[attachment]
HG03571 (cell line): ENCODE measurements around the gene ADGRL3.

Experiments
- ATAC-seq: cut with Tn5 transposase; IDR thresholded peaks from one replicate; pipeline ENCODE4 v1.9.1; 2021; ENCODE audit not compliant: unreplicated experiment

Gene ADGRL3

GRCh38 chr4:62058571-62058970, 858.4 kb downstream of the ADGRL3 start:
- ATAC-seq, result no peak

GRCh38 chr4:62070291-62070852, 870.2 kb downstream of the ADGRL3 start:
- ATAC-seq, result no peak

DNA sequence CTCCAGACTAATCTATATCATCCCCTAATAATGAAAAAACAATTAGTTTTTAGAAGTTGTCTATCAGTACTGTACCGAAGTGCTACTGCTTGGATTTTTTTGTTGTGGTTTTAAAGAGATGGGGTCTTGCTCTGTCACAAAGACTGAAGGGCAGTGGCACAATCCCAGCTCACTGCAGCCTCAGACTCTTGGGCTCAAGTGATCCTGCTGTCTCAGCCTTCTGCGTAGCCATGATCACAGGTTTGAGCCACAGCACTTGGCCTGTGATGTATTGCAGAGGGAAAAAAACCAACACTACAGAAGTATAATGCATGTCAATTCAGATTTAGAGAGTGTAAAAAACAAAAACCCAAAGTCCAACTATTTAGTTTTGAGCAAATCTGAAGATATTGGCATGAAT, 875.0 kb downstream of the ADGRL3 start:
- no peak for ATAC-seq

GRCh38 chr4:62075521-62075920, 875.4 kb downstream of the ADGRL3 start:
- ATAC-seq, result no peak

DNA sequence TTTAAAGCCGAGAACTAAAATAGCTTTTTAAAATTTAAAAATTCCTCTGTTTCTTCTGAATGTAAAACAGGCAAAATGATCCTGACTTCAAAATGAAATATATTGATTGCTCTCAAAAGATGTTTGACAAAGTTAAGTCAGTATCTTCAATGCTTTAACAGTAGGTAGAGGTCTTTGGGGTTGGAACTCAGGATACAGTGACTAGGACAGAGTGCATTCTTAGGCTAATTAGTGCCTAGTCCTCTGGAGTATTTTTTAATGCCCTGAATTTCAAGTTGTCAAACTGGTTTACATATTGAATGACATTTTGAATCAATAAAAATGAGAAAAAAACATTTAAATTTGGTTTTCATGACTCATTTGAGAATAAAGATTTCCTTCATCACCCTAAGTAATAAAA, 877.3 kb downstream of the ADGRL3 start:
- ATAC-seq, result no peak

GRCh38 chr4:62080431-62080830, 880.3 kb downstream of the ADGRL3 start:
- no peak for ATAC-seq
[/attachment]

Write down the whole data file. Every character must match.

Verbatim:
HG03571 (cell line): ENCODE measurements around the gene ADGRL3.

Experiments
- ATAC-seq: cut with Tn5 transposase; IDR thresholded peaks from one replicate; pipeline ENCODE4 v1.9.1; 2021; ENCODE audit not compliant: unreplicated experiment

Gene ADGRL3

GRCh38 chr4:62058571-62058970, 858.4 kb downstream of the ADGRL3 start:
- ATAC-seq, result no peak

GRCh38 chr4:62070291-62070852, 870.2 kb downstream of the ADGRL3 start:
- ATAC-seq, result no peak

DNA sequence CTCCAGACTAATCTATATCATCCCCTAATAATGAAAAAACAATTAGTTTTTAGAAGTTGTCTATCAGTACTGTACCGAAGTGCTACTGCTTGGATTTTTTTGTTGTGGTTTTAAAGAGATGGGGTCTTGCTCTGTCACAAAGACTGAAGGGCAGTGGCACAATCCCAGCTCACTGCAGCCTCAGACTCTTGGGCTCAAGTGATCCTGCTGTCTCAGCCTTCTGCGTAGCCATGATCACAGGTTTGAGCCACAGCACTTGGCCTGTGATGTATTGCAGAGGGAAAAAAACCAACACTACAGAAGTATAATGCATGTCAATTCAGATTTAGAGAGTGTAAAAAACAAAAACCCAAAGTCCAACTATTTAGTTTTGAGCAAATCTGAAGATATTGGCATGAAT, 875.0 kb downstream of the ADGRL3 start:
- no peak for ATAC-seq

GRCh38 chr4:62075521-62075920, 875.4 kb downstream of the ADGRL3 start:
- ATAC-seq, result no peak

DNA sequence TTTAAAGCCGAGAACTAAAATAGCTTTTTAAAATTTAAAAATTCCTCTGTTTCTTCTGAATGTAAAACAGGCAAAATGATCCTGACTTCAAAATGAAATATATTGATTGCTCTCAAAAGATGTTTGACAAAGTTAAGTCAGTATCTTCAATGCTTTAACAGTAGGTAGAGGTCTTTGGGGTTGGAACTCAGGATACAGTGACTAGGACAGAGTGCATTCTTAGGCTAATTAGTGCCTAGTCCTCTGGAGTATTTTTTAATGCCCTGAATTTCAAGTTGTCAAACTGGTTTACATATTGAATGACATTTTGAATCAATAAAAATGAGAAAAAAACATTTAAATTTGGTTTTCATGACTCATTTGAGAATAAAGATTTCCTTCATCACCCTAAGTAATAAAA, 877.3 kb downstream of the ADGRL3 start:
- ATAC-seq, result no peak

GRCh38 chr4:62080431-62080830, 880.3 kb downstream of the ADGRL3 start:
- no peak for ATAC-seq